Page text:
1 The woman in the cap disappeared at once.
2 'Enyusha, Enyusha,' was heard a trembling woman's voice.
3 He was suddenly conscious that he was alone with a young and lovely woman.
4 Arkady looked round, and saw a tall woman in a black dress standing at the door of the room.
5 'Let's come in, mother, really,' said Bazarov, and he led the enfeebled old woman into the house.
6 At that time, there was sometimes seen in Petersburg society a woman who has even yet not been forgotten.
7 The old woman blew her nose, and bending her head to right and to left, carefully wiped one eye after the other.
8 Foreseeing inevitable separation, he wanted at least to remain her friend, as though friendship with such a woman was possible.
9 The door was flung open, and in the doorway was seen a plump, short, little old woman in a white cap and a short striped jacket.
10 'You must excuse it,' he added, turning to Arkady, and scraping with his foot; 'you understand, a woman's weakness; and well, a mother's heart.'
11 She was a young woman about three-and-twenty, with a white soft skin, dark hair and eyes, red, childishly-pouting lips, and little delicate hands.
12 In a small back room there sat, on a large chest, a young woman in a blue dressing jacket with a white kerchief thrown over her dark hair, Fenitchka.
13 There was nothing repulsive in the little plain person of the emancipated woman; but the expression of her face produced a disagreeable effect on the spectator.
14 She said little, but her words showed a knowledge of life; from some of her observations Arkady gathered that this young woman had already felt and thought much.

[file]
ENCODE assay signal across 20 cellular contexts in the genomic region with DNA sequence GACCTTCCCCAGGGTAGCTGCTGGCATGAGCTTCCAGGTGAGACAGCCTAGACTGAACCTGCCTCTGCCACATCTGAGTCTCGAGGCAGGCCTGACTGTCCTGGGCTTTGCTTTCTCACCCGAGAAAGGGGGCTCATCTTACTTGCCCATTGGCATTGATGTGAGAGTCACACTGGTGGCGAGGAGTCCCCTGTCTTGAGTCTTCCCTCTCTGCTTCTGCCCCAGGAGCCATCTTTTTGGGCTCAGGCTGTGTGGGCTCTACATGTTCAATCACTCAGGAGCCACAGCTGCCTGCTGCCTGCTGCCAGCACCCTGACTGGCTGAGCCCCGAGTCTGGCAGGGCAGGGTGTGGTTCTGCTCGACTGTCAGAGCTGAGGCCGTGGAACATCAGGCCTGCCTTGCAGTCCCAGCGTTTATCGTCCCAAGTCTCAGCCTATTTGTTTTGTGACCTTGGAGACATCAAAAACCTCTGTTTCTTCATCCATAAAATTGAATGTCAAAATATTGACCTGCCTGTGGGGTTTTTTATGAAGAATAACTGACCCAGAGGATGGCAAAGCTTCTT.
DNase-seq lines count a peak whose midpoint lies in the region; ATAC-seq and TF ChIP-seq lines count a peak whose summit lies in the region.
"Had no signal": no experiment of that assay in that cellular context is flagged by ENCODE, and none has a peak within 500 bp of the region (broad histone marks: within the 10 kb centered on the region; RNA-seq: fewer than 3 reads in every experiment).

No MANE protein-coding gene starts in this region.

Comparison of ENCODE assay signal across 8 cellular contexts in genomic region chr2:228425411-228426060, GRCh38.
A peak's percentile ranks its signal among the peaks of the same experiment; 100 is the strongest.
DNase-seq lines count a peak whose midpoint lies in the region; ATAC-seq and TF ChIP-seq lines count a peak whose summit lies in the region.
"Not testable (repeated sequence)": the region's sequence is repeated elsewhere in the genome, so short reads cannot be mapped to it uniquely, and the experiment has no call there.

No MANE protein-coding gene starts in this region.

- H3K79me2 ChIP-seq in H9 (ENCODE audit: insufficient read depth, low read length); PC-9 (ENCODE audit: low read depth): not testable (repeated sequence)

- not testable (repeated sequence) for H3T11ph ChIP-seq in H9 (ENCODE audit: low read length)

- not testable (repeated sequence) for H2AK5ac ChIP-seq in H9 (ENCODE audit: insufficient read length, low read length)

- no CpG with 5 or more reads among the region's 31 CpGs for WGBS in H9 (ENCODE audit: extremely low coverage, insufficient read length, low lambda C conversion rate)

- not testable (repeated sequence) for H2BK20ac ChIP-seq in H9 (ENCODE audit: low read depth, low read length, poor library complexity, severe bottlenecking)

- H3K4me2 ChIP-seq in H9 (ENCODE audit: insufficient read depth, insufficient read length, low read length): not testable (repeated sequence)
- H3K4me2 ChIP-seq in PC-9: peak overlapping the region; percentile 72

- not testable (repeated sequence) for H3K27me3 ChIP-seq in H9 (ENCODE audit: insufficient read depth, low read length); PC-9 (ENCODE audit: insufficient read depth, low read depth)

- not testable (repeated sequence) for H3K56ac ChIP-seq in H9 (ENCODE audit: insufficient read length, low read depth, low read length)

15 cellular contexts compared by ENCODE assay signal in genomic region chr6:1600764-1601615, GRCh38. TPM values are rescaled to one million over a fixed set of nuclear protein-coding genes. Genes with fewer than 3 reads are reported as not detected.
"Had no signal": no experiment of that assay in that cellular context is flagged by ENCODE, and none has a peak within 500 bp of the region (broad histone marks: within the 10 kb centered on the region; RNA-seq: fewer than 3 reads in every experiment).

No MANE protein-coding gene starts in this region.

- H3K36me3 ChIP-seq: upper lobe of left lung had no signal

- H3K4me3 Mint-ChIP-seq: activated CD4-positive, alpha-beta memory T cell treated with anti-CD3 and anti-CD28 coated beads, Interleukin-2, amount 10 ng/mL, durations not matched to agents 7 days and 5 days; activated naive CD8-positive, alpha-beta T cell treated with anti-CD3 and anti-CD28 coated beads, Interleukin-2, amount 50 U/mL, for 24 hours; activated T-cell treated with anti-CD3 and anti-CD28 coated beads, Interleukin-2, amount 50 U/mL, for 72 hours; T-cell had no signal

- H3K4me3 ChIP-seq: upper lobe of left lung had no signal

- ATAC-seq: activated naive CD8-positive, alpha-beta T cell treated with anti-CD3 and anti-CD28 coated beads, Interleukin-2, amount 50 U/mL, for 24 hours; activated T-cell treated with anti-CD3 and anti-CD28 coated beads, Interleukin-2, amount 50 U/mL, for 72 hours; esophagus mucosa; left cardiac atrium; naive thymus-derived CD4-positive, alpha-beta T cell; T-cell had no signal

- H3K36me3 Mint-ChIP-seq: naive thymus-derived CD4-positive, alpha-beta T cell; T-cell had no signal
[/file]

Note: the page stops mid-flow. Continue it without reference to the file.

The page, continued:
15 Nikolai Petrovitch with his son and Bazarov walked through a dark and almost empty hall, from behind the door of which they caught a glimpse of a young woman's face, into a drawing-room furnished in the most modern style.
16 On the contrary, he was in still more torturing, still closer bondage to this woman, in whom, even at the very moment when she surrendered herself utterly, there seemed always something still mysterious and unattainable, to which none could penetrate.
17 Nikolai Petrovitch had at that time only just moved into his new home, and not wishing to keep serfs in the house, he was on the look-out for wage-servants; the woman of the inn on her side complained of the small number of visitors to the town, and the hard times; he proposed to her to come into his house in the capacity of housekeeper; she consented.
Your search result possibly is over 17 sentences. If you upgrade to a VIP account, you will see up to 500 sentences for one search.